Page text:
How to Replace a Hard Drive

Save your laptop—and your data

Hard drives rarely fail without warning. So if you hear buzzing, clicking or low-pitched squeals, your drive is about a day away from the big croak. Don’t worry, DIYers. You can replace the drive yourself and save all your data if you act fast.

By the DIY experts of The Family Handyman Magazine

Make a backup and other preparation

First, shut down the laptop. Buy a new (and larger) hard drive to fit your computer. If you don’t already have an external backup drive, get one now. And, you’ll need “imaging” software to copy your entire laptop drive onto the external drive and then transfer it to the new laptop drive. Finally, you’ll need an antistatic wristband to prevent static damage to the new drive and existing components. Find all the parts at a computer or electronics store.

CAUTION

Even though it might make dealing with all the tiny screws easier, don’t use magnetized screwdrivers—or magnets of any kind—inside your computer or nearby outside.

And, if you see dust in there, resist the urge to suck it out with a conventional vacuum cleaner—you’ll need a special antistatic vacuum. Or you can blow it out with a can of either compressed air or refrigerant-based propellant cleaner.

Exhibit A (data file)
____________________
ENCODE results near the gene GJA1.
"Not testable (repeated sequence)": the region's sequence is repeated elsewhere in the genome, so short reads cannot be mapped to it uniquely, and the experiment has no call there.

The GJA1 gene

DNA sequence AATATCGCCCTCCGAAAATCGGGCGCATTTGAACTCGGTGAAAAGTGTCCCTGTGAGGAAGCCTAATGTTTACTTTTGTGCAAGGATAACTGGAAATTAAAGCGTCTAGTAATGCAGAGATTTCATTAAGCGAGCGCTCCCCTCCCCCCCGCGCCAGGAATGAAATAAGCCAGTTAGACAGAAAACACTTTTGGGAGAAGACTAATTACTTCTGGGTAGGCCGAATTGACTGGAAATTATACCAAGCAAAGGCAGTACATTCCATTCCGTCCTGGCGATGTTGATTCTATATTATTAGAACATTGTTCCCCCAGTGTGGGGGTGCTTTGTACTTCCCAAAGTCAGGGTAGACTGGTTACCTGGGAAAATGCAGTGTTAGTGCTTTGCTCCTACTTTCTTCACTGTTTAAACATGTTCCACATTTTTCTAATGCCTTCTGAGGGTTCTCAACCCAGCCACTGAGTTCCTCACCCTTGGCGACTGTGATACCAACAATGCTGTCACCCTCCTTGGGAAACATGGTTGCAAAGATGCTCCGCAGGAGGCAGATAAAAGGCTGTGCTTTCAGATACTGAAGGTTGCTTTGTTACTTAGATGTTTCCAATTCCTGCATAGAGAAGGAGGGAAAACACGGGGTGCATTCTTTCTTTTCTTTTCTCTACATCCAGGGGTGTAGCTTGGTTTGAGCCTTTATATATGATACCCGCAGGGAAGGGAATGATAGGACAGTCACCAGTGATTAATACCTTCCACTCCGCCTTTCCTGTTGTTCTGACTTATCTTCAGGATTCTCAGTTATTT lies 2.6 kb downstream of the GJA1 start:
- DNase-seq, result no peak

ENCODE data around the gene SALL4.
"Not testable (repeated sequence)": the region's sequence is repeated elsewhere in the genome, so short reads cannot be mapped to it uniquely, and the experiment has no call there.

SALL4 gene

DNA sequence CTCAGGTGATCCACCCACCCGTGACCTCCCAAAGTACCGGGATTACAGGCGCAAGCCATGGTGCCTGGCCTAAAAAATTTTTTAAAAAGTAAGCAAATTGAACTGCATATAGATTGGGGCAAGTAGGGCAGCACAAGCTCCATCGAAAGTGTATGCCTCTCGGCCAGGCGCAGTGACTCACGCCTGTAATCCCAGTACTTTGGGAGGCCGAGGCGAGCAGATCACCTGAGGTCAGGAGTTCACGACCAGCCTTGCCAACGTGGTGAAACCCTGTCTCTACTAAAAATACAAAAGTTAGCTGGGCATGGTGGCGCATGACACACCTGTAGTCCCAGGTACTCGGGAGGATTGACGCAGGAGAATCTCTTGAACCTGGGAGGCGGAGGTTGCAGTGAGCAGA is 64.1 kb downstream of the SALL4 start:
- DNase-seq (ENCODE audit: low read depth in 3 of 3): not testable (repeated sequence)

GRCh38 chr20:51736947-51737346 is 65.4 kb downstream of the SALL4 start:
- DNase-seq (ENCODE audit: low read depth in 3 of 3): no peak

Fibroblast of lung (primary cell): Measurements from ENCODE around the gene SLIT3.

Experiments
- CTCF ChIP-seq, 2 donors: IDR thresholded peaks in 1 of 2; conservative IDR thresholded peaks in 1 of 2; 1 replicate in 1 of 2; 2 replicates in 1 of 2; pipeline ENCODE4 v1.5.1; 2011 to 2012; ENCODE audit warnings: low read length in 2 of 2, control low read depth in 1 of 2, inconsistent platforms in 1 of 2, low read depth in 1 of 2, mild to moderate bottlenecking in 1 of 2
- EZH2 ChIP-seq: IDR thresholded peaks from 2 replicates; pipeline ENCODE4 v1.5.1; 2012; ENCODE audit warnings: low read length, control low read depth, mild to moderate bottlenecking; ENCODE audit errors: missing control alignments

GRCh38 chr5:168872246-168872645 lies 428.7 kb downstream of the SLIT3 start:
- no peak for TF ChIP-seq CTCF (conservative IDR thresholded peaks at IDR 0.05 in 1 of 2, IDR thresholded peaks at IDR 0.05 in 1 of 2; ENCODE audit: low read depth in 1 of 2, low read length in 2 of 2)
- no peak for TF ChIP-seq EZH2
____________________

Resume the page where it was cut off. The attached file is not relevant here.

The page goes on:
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Replace the hard drive

We’re working on a Dell C840 laptop; it’s typical of most PC-style laptops with a “slide-out” drive tray. However, to find the exact procedure for your laptop, just search online for your model number and add “service manual” to the search field.

Start the repair by backing up the failing drive to the external drive (Photo 1). Disconnect the power cord and remove the laptop battery (or batteries). Then remove the failing drive (Photo 2). Using an optional antistatic mat provides an extra measure of protection. With the drive tray out, swap out the drives (Photo 3) and reinsert the drive tray. Then boot the computer with the emergency disk and restore the data from the external drive to your new laptop drive.

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Required Tools for this Project

Have the necessary tools for this DIY project lined up before you start—you’ll save time and frustration.

  • Antistatic vacuum cleaner
  • Antistatic wristband
  • Antistatic mat
  • Jeweler's Phillips head screwdriver

Required Materials for this Project

Avoid last-minute shopping trips by having all your materials ready ahead of time. Here's a list.

  • Can of compressed air
  • Can of refrigerant-based propellant cleaner
  • Hard drive